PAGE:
Tavito and Jennifer Preston had discussed the plan with their daughter Aixa.
If one of them got COVID-19, the parents said, they’ll stay in the spare bedroom of their Manor Township home. The Prestons made the plan in March as the news of the coronavirus became serious.
“They would go into that room no matter what,” Tavito Preston said.
Tavito and Jennifer Preston are both nursing home employees at different facilities in Lancaster County, facing the virus on the front lines. Then the weekend of April 20, their worst fears and what they planned for came true: Despite all their precautions, Tavito Preston had a fever and chills.
He and Jennifer both immediately called out from work, and Tavito went into that bedroom as they had drilled, thus beginning his two-weeklong battle with coronavirus, where he and his family relied heavily on their faith in God to survive.
Tavito Preston’s symptoms worsened. He was stuck in the bedroom, spitting up blood, experiencing every major symptom related to the coronavirus. All the while, he watched the death toll rise on CNN and Fox, he said.
“It was some deep dark times,” Tavito Preston added. “It was just me in my room, asking myself, am I gonna die like this? There was no other way that I survived that without talking to God.”
“You had to be in that room to bear witness to all the things that I was going through that I did not even tell my family,” he added.
The Prestons go to New Creation United Methodist Church in Lancaster city. During Tavito Preston’s battle with the virus, members of the church — which he called his “church family” — reached out frequently to check in, Tavito Preston said.
But inside their home, the usually loving family was stuck separated in their own home.
“You’ve lived with this person for almost 20 years, and you couldn’t be next to them, you couldn’t lay next to them, you couldn’t eat dinner with them,” Jennifer Preston said. “[We] were under the same roof but couldn’t actually be together.”
As Tavito Preston’s condition worsened, the harder it got on the family. At one point, he became so sick that Jennifer Preston had to drive him to the emergency room, but wasn’t allowed to go in with him due to restrictions to prevent the spread of the coronavirus.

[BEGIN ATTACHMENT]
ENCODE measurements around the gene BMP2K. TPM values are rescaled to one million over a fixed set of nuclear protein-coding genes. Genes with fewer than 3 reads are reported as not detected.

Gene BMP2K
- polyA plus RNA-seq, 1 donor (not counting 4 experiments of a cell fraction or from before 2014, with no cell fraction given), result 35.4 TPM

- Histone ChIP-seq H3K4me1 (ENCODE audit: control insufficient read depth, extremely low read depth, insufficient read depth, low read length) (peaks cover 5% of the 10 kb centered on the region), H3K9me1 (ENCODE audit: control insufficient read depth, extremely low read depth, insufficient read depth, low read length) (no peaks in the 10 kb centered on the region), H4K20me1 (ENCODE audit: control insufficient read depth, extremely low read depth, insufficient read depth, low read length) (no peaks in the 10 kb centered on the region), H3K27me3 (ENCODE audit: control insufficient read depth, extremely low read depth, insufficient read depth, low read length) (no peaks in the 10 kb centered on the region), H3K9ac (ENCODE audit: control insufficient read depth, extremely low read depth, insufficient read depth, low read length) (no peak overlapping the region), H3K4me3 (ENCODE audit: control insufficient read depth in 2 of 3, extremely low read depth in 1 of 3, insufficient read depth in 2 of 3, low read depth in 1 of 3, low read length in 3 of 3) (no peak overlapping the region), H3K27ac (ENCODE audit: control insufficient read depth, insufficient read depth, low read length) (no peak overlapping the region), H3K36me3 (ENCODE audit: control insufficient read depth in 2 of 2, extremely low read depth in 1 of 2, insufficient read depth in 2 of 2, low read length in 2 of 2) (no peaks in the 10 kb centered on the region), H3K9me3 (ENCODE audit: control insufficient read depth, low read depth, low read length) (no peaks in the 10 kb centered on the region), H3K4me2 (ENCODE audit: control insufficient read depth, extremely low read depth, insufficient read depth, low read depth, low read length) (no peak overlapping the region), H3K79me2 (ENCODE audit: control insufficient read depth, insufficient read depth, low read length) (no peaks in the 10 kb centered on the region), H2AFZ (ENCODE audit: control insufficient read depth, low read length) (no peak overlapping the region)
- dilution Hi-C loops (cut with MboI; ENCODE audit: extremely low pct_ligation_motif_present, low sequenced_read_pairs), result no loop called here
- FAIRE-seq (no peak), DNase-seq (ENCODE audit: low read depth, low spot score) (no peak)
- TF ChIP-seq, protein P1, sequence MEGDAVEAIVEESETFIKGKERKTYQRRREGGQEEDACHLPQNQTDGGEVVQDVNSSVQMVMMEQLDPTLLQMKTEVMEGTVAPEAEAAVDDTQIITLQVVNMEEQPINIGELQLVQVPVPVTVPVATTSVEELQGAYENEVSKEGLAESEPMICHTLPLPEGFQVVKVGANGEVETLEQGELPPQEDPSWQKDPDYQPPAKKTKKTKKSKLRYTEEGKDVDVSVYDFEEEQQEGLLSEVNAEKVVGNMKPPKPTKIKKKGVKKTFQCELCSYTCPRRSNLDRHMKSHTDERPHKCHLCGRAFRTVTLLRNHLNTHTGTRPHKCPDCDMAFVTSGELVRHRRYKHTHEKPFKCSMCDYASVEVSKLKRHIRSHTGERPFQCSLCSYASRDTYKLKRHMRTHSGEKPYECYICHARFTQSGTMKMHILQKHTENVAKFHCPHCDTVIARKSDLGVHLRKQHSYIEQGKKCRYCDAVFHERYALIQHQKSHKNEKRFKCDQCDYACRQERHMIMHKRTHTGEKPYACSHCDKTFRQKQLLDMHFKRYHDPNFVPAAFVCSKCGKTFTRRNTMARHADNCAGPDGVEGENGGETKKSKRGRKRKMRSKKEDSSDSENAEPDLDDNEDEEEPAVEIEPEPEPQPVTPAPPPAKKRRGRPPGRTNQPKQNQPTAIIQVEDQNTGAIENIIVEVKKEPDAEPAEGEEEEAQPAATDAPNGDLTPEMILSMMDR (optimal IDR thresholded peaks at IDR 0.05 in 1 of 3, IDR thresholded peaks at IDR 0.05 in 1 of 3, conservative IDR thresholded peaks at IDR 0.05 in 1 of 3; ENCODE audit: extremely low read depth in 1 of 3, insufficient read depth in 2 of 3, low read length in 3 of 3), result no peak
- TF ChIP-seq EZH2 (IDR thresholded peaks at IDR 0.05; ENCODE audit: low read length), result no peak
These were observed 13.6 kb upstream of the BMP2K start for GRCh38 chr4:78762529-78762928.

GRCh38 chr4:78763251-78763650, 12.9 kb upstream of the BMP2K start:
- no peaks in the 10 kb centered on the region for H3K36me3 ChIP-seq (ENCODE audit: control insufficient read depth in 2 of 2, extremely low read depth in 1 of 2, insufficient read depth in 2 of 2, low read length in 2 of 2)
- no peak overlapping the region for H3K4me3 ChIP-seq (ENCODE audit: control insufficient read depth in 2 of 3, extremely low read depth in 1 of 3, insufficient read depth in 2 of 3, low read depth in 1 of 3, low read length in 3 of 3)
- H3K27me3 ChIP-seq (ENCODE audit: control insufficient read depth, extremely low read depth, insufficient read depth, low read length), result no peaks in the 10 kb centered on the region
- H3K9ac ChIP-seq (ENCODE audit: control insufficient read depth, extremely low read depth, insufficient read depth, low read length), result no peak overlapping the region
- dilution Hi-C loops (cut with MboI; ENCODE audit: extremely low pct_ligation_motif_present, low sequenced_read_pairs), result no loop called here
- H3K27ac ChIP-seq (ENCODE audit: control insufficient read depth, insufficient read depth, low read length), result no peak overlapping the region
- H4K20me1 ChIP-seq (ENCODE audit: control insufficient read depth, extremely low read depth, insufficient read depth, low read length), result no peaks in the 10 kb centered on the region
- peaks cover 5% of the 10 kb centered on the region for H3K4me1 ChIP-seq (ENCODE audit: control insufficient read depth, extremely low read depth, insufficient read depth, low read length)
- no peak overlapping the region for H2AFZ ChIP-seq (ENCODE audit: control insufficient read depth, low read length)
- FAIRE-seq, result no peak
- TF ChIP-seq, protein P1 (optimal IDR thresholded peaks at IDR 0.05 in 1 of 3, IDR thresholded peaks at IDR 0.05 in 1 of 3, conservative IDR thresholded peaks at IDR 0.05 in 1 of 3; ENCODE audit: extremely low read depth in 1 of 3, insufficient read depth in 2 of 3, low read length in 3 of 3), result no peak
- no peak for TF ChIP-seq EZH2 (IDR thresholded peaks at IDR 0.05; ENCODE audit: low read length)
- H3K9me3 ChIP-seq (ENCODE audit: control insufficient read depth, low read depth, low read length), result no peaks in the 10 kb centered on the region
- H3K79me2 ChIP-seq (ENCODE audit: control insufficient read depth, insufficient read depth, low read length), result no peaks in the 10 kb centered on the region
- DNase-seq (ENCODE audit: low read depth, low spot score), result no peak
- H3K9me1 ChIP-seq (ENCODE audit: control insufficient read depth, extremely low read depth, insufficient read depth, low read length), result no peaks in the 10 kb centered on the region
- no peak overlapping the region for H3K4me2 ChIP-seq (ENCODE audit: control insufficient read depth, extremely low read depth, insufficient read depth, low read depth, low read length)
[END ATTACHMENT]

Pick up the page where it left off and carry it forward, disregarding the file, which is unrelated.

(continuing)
“Dropping him off at the ER and then leaving was scary,” she said. “I didn’t know if the person I married 20 years ago was gonna come home to me. I didn’t know if I was gonna see him or speak to him.”
Tavito Preston recovered in May, and both he and Jennifer Preston have returned to work at nursing homes where they continue on the front lines with the coronavirus.
Jennifer Preston said she brings her trust in God with her to work each day as she cares for elderly people who are bound to their beds due to the virus.
“I’m a child of God, and I want everyone to know that I’m a child of God,” Jennifer Preston added. “Those people are parents, those people are family members, whether they’re alive or not, I’m taking care of them the way I want to be taken care of if I’m older and I end up in a home.”
While self-isolating in her home apart from Tavito Preston, Jennifer couldn’t see her elderly parents for nearly a month. When she finally saw her mom, who has dementia, she remembered who she was.
“It was a blessing,” she added.
“I am so thankful to God, and I am so thankful that I bared the brunt for them,” Tavito Preston said about his family. “He did that. I’m not taking any credit for all of this.”